Disaster Response, Teaching Preparedness and Resiliency
Sisters Jalayisa (5) and Marissa (10) lived in Columbia, South Carolina with their family in 2015 when a ‘1,000 year flood’ came pouring down. For almost a week water fell from the sky in sheets, with more than 18 inches of rain reported in the area over just one 24-hour period. The girls didn’t fully understand what was happening. Their schools were closed. The power was out and they couldn’t leave their house for five days as the water was up to their door. Major roads were inaccessible. After the rain subsided it left the Boyd family with damaged pipes and mold that forced them to move. The girls wondered why so many bad things were happening all around them.
Disaster changes lives — especially for children who need to process their experiences in order to begin the healing process and rebuild hope for their future. Camp Noah, a program of Lutheran Social Service of Minnesota, is designed to help children heal from disaster and trauma by focusing on building resiliency skills and helping children prepare for whatever storms in life they may experience.
Camp Noah began 20 years ago in response to the Red River flood of 1997. It is the only national program providing child-specific resiliency-building curriculum during a community’s long-term recovery. Since it began, thousands of committed volunteers, donors, and community partners have helped support more than 14,000 children in 29 states and in Puerto Rico.
Last year alone, Camp Noah served more than 930 children in their recovery from disaster and trauma. Ninety-eight percent of campers learned new resiliency skills and 100% of the parents were so thankful for this service that they would recommend Camp Noah to other parents.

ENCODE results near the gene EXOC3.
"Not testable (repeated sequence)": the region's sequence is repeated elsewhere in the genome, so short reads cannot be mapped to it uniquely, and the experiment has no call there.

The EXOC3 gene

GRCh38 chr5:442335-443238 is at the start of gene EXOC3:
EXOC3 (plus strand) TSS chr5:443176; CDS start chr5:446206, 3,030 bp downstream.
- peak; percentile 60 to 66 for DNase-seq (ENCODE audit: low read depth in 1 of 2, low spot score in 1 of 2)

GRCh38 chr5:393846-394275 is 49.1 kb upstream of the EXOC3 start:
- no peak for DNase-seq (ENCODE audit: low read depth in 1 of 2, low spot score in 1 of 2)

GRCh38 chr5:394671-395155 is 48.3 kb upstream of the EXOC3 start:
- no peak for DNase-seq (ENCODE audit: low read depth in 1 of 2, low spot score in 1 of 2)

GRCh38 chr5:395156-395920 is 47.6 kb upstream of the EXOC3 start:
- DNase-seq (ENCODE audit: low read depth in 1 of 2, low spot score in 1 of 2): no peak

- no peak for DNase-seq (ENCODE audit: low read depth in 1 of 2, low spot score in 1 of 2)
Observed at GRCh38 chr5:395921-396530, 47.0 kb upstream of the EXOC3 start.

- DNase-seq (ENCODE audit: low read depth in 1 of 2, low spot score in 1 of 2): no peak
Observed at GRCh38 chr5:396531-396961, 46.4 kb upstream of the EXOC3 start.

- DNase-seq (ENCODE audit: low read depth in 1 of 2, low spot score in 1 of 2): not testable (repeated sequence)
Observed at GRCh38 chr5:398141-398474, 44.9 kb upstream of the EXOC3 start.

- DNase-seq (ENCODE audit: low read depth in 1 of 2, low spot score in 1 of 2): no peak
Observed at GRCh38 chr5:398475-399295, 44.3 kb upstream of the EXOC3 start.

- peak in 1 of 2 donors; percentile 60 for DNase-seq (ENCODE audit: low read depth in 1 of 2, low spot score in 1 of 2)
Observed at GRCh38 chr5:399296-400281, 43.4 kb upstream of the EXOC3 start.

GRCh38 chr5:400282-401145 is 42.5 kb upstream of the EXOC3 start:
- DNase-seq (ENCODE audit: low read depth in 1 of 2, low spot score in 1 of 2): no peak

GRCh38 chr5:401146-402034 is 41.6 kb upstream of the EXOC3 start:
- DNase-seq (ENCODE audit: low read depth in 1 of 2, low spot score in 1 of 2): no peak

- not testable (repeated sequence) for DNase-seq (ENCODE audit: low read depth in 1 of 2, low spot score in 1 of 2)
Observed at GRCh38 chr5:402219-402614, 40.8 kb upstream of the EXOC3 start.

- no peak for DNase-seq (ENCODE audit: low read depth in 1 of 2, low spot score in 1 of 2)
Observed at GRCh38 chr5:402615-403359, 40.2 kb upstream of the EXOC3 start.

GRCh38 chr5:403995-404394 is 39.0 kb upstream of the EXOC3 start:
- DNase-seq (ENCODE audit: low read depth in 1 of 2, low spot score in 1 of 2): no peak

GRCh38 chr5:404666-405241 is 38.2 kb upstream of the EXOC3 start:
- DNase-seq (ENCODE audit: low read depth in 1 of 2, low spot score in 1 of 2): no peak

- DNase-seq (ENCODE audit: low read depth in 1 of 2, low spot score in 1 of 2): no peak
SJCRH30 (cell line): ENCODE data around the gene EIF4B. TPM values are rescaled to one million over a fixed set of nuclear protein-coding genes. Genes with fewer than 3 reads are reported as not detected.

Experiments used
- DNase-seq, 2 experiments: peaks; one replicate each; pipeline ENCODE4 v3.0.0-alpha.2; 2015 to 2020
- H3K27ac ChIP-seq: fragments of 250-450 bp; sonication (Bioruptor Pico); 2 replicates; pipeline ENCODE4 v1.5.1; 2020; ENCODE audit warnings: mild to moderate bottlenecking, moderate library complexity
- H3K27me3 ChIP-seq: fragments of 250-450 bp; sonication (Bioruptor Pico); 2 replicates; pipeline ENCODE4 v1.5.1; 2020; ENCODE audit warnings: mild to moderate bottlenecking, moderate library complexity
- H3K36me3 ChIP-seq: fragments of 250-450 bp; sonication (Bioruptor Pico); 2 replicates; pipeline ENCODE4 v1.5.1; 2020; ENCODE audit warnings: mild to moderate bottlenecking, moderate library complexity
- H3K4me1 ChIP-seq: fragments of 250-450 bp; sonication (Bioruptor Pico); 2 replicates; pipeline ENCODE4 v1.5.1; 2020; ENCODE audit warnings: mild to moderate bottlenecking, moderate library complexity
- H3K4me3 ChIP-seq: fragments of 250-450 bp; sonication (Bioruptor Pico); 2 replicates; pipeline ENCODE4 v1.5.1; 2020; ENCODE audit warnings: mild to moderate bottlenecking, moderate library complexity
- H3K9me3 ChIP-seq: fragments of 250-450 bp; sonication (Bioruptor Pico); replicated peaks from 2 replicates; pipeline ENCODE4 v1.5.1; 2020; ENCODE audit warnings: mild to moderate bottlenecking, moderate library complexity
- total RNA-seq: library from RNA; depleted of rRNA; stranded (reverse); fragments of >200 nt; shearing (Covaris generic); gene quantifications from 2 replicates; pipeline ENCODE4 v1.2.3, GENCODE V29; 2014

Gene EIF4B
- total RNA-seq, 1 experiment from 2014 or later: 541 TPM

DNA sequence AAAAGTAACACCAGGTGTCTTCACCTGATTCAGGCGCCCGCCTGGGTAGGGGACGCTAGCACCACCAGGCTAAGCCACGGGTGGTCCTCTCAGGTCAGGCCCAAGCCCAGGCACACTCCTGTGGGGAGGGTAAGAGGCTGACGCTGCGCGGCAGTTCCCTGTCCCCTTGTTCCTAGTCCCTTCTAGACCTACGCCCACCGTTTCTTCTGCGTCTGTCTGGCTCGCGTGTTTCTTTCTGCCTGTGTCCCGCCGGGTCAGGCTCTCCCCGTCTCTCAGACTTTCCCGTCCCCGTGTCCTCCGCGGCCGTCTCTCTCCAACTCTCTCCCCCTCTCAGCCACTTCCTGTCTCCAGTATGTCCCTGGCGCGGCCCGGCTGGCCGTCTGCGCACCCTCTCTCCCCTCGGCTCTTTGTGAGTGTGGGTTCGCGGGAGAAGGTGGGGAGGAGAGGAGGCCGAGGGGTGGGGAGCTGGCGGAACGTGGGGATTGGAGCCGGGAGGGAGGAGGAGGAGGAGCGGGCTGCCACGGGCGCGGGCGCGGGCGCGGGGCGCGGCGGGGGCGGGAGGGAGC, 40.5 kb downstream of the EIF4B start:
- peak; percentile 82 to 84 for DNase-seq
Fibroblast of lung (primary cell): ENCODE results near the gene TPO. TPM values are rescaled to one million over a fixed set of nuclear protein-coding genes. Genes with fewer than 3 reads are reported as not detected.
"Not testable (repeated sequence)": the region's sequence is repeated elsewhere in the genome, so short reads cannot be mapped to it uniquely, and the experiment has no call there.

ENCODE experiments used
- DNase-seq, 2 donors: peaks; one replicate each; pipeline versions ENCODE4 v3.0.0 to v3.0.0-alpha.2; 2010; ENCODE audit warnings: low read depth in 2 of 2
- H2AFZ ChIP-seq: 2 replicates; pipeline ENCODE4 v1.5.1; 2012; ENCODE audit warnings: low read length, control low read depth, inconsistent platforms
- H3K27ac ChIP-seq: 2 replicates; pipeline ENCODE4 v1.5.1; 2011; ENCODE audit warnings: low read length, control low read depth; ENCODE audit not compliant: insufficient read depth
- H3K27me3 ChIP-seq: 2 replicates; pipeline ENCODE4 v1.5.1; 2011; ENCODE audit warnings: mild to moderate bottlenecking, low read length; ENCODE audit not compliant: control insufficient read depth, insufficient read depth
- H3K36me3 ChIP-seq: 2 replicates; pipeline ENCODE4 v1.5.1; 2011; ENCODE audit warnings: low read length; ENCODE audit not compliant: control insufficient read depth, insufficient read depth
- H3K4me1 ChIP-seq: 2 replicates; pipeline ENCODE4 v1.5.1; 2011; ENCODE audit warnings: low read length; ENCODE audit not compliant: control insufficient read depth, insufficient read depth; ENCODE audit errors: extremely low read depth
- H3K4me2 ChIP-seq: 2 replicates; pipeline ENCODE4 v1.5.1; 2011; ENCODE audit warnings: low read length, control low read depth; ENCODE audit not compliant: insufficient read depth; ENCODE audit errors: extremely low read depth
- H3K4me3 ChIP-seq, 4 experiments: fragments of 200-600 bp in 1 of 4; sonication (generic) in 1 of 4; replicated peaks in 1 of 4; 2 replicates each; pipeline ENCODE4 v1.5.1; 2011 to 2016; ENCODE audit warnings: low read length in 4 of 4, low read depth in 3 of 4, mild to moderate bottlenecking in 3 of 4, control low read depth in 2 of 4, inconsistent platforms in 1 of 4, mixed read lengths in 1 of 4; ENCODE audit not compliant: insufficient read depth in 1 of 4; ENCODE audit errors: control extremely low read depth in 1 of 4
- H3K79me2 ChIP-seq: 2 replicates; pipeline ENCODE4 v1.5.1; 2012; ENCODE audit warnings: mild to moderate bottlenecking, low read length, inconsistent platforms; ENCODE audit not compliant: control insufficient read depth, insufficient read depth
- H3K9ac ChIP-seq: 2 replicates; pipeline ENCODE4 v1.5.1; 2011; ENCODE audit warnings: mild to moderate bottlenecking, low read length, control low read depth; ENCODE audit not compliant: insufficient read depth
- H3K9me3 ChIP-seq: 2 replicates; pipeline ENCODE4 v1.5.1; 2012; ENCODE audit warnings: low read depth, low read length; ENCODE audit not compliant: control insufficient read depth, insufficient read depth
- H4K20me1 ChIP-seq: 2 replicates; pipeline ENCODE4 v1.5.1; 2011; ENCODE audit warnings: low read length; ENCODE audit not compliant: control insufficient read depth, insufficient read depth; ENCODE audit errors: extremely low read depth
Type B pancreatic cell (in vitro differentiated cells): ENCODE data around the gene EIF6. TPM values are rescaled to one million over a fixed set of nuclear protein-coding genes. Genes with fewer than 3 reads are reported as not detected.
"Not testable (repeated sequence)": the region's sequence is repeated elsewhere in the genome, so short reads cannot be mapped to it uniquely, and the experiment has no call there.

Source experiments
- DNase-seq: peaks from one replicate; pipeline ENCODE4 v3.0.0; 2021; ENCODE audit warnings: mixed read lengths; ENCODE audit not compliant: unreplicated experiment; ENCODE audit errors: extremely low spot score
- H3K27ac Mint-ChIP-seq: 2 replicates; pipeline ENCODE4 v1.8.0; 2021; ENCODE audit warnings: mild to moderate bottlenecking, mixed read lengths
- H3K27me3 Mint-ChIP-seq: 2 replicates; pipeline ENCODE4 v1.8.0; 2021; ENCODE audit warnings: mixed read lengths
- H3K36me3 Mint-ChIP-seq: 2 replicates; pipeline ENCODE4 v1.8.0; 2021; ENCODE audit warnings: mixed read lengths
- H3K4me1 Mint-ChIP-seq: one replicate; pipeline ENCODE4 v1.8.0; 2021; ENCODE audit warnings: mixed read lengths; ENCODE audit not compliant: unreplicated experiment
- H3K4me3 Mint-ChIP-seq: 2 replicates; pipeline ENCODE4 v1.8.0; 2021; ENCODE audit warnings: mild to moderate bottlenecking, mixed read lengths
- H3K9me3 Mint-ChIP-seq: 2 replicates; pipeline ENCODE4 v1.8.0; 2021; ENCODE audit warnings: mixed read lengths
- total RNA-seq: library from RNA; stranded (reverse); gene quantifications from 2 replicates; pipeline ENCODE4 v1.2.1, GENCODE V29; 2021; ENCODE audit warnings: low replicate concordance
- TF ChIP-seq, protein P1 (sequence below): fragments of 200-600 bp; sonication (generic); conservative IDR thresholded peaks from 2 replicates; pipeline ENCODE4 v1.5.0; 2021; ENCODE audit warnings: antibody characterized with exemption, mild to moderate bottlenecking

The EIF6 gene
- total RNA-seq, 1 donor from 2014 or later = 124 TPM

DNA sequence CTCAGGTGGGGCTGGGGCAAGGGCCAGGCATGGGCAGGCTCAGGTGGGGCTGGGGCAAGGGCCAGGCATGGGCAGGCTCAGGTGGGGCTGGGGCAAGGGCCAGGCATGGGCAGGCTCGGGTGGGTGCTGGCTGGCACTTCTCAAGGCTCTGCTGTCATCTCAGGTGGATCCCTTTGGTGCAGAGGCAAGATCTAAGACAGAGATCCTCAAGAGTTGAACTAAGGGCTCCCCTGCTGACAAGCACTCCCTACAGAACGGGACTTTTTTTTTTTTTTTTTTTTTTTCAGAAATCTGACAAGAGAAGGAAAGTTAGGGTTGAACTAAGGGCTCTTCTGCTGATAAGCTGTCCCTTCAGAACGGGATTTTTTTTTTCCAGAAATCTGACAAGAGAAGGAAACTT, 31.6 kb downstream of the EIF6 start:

Jalayisa and Marissa’s mother, Glenda, didn’t hesitate to enroll her girls when she learned Camp Noah would be in their neighborhood in August of 2016.
At Camp, the sisters learned about the damage water can do, gained practical strategies for coping, and gained perspective listening to the stories of other children. “Marissa understood how she was lucky that her house wasn’t flooded, and we didn’t have to start completely over,” Glenda shared.
While Camp Noah lasts only a week, its positive impact is long lasting. The curriculum is designed to help children process their experience with disaster and grief in a safe, supportive and caring atmosphere. “Camp was such a learning experience for my girls, they realized that there are people who are generous and loving in the world,” said Glenda. “It was good for them to see there are people who have compassion for others. That was a great lesson.”
Camp Noah also helped them develop important resiliency skills for the future: self-esteem, problem-solving, stress management and preparedness. These skills turned out to be exactly what they would need just a few months later when their community was again hit – this time by Hurricane Matthew in October of 2016. Once again they experienced terrible flooding and power outages.
The girls prepared themselves by gathering their preparedness backpacks that they received from Camp Noah, and picking out storm-friendly food at the store with their father in preparation for the hurricane. In fact, their mother wasn’t even aware of their preparations until after the electricity went out.
Jalayisa and Marissa surprised their mother when they were ready for this second disaster – equipped with what they learned at Camp Noah. Marissa said, “Mommy, we have flashlights in our bags.” And she encouraged her Dad to charge his phone by turning on his car “in case we need it to call for help later.”
During the hurricane the girls played cards and other games they learned at Camp Noah to keep themselves occupied. This was especially helpful as their parents were also trying to keep their two younger sisters happy – ages three and just two-weeks old.
“Every parent should send their child to Camp Noah if it’s offered in their area. They can save not only their lives, but yours too, if they are prepared,” Glenda said.